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Self

How To Treat Yourself Like A Queen

Sometimes the person you have to stand up to is you! There I was, rewatching the Miss Universe 2019 competition. Which I do for inspiration from time to time. (No, seriously!) There is something about seeing women on stage, in full-on glam mode, and speaking with confident assuredness that really lights my fire!


I have seen this Zozibini Tunzi of South Africa win this crown so many times before, but something about this particular viewing, her delivery or her words, touched something inside me a little differently. At that moment, I truly believed, with complete conviction, that she lives what she speaks.

The announcement was made, the audience cheered, and the crown was awarded. The light was dazzling,, she looked stunning, almost blessed. The judges made the right call with 2019's queen.

Reflecting On Myself

Suddenly, the YouTube video ended. And I was left looking at a black screen. In the darkness of that screen, I saw my reflection and I began assessing what I saw, asking myself, "What have I been doing with my life?" It may seem like an overly dramatic question, but at that moment, I had to ask myself seriously… What have you done? The fact that I couldn't come up with a solid, confident answer gave my inner-cynic license to quickly spiral into self-criticism.

This went on for quite some time, until I got up. I stood up and walked to my mirror to have some serious one-on-one "Queen Talk." I needed to get out of that self-critical mindset, and I know that physical movement is something that help disrupt a way of thinking. I needed to remind myself of who I really was. The negative feelings I was experiencing at that moment were not reality.

Here are a few reminders for whenever you need some Queen Talk!

1.) Comparison is truly the thief of joy.

This saying feels like a cliché. That is, until it's applicable to you. At that moment, this "cliché, becomes self-evident. Comparing myself to someone on a stage with years of experience in an area I know nothing about is not only unfair but straight-up mean. A part of my comparison comes from me wondering, "Would I have the ability, if put in that position, to perform at such a level?" The answer is totally and without question, yes. I excel in the field I work in now, and I know that if I put that same energy towards something else, with practice, I could do just as well. No joy can come from comparing yourself to someone in a completely different field!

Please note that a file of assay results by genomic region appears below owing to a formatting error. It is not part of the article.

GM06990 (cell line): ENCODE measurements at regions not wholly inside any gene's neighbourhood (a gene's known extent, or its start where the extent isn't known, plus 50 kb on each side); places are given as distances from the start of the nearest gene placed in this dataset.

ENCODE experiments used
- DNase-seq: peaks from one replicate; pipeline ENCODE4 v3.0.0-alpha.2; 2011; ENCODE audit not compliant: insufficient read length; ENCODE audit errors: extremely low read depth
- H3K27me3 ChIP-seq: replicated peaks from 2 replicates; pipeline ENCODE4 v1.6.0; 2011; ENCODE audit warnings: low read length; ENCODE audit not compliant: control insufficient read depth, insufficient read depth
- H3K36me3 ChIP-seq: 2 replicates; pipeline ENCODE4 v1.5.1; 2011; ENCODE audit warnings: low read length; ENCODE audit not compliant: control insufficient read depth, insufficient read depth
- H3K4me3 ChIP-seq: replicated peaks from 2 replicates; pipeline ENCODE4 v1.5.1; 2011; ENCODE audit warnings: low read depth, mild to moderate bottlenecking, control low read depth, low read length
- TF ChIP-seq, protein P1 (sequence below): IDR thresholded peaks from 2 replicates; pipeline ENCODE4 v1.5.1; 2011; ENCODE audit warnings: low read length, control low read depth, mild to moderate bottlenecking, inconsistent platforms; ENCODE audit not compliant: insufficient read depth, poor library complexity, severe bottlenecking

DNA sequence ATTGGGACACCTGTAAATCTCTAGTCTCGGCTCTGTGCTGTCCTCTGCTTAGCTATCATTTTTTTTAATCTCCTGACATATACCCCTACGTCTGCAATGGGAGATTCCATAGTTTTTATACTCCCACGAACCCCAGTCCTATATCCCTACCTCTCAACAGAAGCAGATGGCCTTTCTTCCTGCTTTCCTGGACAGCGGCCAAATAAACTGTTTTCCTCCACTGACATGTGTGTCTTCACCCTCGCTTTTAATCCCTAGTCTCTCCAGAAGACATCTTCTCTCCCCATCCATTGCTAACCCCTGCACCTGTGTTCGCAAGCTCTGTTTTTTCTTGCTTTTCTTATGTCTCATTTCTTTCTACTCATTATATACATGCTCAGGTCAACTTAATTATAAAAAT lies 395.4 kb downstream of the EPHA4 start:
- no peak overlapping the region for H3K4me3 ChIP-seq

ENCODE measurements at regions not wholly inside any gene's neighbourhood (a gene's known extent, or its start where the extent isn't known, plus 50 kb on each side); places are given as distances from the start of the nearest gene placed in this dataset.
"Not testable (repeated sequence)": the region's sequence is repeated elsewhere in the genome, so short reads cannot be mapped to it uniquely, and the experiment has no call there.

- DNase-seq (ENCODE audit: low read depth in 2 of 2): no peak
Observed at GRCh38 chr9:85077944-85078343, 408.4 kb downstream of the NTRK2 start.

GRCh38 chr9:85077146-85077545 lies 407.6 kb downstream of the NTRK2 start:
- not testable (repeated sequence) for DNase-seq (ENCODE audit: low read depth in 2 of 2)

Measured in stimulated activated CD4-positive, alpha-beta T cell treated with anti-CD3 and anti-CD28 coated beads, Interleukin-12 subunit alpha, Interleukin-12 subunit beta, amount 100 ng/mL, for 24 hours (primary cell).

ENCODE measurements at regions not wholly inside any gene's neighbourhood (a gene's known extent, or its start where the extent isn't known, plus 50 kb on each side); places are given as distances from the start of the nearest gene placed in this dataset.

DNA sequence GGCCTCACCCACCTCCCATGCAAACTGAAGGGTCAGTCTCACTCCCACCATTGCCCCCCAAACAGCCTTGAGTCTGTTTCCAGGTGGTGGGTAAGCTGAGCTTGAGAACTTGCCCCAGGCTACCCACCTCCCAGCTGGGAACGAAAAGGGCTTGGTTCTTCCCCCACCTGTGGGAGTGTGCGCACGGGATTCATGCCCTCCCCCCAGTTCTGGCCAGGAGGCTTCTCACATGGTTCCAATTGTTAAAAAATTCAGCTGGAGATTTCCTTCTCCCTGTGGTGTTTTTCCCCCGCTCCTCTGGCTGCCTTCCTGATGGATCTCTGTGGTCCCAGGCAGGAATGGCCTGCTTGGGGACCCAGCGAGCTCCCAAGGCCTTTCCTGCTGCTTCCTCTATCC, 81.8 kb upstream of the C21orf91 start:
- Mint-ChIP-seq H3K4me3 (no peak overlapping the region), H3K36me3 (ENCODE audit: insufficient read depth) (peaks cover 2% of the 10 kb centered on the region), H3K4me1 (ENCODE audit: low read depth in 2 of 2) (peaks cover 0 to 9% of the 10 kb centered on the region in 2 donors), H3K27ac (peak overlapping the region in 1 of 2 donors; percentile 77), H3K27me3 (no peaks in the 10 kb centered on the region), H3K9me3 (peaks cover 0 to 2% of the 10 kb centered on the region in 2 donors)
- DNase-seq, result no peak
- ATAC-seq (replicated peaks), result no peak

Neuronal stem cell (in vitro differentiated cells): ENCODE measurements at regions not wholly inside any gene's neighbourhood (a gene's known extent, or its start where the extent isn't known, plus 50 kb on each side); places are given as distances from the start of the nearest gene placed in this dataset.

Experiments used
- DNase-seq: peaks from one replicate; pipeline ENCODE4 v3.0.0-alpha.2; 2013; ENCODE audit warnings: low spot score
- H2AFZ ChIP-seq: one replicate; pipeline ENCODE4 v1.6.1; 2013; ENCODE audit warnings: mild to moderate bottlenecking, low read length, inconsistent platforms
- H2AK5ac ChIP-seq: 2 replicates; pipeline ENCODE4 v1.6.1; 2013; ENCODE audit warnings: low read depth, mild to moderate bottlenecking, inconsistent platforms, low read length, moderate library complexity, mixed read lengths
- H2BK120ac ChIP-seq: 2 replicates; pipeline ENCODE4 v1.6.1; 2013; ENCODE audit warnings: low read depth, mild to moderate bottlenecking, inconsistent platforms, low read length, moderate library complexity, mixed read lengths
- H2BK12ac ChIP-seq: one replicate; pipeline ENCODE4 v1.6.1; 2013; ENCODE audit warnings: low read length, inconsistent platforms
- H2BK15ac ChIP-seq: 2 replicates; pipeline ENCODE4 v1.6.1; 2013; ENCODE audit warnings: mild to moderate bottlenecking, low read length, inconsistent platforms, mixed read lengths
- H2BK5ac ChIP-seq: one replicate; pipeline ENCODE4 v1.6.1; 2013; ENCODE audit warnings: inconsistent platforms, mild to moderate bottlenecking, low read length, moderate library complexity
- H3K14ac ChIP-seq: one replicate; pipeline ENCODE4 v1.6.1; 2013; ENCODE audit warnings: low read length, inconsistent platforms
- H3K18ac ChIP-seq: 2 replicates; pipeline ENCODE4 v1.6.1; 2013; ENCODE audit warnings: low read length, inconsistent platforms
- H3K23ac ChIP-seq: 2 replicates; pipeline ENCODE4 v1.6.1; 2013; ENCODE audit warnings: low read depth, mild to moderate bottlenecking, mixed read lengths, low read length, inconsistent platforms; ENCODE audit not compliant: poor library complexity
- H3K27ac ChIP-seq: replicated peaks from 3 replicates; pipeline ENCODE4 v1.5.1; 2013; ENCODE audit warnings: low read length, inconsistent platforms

2.) Never forget the blessings that have been bestowed upon you.

Every single day, I am blessed to have the opportunity to wake up with all ten fingers and toes and choose to create the kind of life I want to live. There is so much power in that alone, but sometimes it's easy to take it for granted. Let us not forget those who are unable to make that same decision every day of their lives.

3.) Appreciate how far you have come!

I've been very intentional for some time to be kinder and gentler to myself. I need to realize that I am human. Being human means that I will not know everything, and I will continue to make mistakes.But I must let go of the need to always be right. I feel empowered when I can see the growth that I've made, regardless of the mistakes that may come in the future. I don't react to every little thing that bothers me, because I have learned boundaries when it comes to dealing with others and myself. I truly value my time and my energy, and, for that, I am proud.

4.) You Can Be Who You Want To Be

If you can see it in your mind, you can achieve it in reality. I saw myself when I looked at the women on stage, when she smiled, the way she talked, her elegant walk. For a moment, in my self-criticism spiral, I forgot that we are all connected. Debasish Mridha has said "I may not know you, but I don't see any difference between you and me. I see myself in you; we are one." I will not sit in the mentality of lack, there is more than enough opportunity and good fortune to go around for everyone. Her win was not a loss for me, but it can be a nudge from the universe for me to go ahead and dream big!

This Queen Talk was not easy. There may have been some tissues and tears involved but giving myself an honest yet compassionate talk is sometimes what I need to bring myself out of some bad head space. In these moments of doubt, you truly need to be your own best friend.When times get rough, criticism won't always come from outside sources. How you speak about yourself internally is crucial to how you see and feel about yourself. As Beyoncé once sang, "I've got Me, Myself, and I." We must put forth every effort to be there for ourselves. I look forward to more Queen Talks when some negative emotions arise. I am grateful for the person I am today, but I am excited to see the women I become.